This is the fourth in a series of articles explaining technical concepts related to on-chain network scaling, block propagation, and other related subjects

In 2009 the world was introduced to its first Bitcoin node. Here node means a computer that runs special software that can service the Bitcoin network. Transactions are then put together into a block and released to the network. The block then needs to be disseminated to all nodes in the network. As there became more demand for Bitcoin transactions, a block might not reach every node as quickly as desired.

Compact and Xthin blocks to solve propagation, and their new considerations

The Bitcoin core developers had a fix for this situation. They called their solution compact blocks. The idea is simple. Instead of broadcasting every transaction in the block. Only broadcast a list of identifiers of the transactions. As almost all transactions are stored by every node, the receiving node can then find the transactions that are identified and construct the block. The block can then be securely verified as correct. If any transactions are missing then the node can request those transactions from connected nodes. Compact blocks saves bandwidth, but it introduces a possible new step. This new step of asking for missing transactions.

Asking for new transactions involves two way communication which will introduce latency. The Bitcoin Unlimited team had a plan to reduce the need to request missing transactions. If a node asked for a block, a bloom filter of all known transactions was sent with the request. This way the sending node could predict which transactions might be missing and send them along with the list of transaction identifiers. This was called Xtreme thinblocks or Xthin propagation.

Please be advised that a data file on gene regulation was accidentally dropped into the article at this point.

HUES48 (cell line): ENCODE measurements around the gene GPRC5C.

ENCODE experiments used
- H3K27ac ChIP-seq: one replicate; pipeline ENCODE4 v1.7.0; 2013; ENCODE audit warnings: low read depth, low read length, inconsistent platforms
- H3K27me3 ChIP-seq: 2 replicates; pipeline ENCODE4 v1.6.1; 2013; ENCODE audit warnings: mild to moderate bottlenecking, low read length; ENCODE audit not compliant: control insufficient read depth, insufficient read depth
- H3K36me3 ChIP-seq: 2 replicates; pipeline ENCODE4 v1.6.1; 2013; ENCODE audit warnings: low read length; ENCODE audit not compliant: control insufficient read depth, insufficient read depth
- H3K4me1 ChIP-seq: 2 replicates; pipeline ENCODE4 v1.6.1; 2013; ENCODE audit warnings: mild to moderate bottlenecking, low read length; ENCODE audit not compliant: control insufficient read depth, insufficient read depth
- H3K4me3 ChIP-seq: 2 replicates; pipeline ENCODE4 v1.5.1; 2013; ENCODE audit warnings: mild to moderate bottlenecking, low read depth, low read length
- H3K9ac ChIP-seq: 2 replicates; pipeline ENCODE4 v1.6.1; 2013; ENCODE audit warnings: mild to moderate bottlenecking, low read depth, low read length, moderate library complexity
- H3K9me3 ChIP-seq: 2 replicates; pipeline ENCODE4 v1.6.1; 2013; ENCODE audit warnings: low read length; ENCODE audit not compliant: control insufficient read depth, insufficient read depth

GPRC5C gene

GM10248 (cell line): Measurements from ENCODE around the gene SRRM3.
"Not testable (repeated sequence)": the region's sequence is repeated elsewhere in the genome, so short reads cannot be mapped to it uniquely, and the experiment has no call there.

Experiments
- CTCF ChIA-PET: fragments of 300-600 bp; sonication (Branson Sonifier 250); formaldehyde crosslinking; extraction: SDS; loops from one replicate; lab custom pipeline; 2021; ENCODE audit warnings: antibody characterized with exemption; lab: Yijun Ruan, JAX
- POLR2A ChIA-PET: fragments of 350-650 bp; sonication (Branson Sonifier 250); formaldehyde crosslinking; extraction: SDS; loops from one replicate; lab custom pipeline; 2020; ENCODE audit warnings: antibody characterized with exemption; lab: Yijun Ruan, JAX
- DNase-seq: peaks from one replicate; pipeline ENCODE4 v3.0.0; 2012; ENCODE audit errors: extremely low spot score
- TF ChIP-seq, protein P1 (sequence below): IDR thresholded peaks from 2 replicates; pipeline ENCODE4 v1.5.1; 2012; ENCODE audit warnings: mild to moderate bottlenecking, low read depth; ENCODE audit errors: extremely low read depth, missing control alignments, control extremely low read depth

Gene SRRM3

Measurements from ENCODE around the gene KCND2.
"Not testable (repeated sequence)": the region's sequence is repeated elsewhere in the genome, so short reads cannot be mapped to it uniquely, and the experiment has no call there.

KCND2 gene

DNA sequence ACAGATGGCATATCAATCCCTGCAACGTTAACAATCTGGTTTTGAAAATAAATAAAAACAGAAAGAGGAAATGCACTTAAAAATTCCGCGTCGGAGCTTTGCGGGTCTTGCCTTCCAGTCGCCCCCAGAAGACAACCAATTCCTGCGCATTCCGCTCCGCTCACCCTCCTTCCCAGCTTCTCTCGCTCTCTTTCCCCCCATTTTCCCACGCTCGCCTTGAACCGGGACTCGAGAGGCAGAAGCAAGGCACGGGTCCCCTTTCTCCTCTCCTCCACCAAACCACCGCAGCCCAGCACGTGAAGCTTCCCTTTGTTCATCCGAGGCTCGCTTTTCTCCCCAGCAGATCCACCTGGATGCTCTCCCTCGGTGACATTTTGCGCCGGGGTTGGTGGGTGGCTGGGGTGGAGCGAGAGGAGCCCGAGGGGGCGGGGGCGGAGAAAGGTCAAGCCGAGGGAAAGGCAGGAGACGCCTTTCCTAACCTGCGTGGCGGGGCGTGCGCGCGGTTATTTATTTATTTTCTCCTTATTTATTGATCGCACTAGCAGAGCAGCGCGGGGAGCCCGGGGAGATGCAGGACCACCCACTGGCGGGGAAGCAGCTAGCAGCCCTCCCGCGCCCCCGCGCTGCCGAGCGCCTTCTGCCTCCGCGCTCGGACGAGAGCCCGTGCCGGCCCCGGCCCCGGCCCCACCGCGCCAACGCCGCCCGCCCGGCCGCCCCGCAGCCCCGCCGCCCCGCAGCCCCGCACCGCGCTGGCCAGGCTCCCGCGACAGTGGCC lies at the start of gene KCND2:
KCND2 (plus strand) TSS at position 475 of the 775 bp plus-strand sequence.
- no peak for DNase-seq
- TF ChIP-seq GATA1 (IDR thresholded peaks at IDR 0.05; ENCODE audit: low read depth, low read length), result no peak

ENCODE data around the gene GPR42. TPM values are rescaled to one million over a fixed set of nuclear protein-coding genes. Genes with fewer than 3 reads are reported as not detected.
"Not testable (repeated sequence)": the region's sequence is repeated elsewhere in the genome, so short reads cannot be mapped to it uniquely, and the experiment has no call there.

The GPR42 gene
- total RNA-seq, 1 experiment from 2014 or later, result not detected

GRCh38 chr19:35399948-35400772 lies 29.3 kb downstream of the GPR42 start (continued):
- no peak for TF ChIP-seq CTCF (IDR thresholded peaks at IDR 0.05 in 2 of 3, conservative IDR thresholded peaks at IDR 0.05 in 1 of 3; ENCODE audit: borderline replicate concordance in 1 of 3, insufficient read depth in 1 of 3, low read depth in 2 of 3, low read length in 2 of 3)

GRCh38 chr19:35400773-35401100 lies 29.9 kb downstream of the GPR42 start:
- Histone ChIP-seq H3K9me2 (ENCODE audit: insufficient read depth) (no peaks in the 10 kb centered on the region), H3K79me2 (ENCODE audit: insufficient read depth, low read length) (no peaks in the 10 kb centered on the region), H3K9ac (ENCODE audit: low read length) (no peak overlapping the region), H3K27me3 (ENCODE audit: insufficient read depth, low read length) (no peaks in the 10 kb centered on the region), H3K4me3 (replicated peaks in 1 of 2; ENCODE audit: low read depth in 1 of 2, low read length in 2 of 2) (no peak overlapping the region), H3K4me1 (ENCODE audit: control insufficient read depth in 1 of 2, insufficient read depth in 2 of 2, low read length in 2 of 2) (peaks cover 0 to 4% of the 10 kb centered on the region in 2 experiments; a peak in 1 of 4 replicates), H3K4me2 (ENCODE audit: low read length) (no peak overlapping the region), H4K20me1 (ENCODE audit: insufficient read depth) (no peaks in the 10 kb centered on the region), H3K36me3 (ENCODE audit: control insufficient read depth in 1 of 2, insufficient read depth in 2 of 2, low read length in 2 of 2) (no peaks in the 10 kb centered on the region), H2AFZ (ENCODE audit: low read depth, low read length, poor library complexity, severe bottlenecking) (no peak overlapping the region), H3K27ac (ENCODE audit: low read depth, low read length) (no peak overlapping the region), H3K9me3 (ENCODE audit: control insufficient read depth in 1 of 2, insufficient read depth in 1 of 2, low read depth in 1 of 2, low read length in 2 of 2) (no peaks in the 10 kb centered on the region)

The Poison block attack to slow down propagation

Both these protocols as well as the Graphene protocol discussed in a previous article rely on transactions being available by receiving nodes in order to successfully speed-up propagation. All these protocols will eventually fall back on block propagation with no speedup if the transactions are not available.

In fact a miner could choose to include transactions in a block which have not been broadcast to the network. Such a block is called a poison block. A poison block would render the propagation speedups ineffective. Further, a failed attempt at a quicker propagation will delay sharing useful information. The result of a poison block will be a network hiccup, some nodes could be a block ahead while other nodes catch up. There is also a greater chance that a poison block will be orphaned and ignored by the network.

A poison block can only be created by a miner. Incentives are such that a miner should not want to create a poison block. Networks are resilient enough to process poison blocks and go on.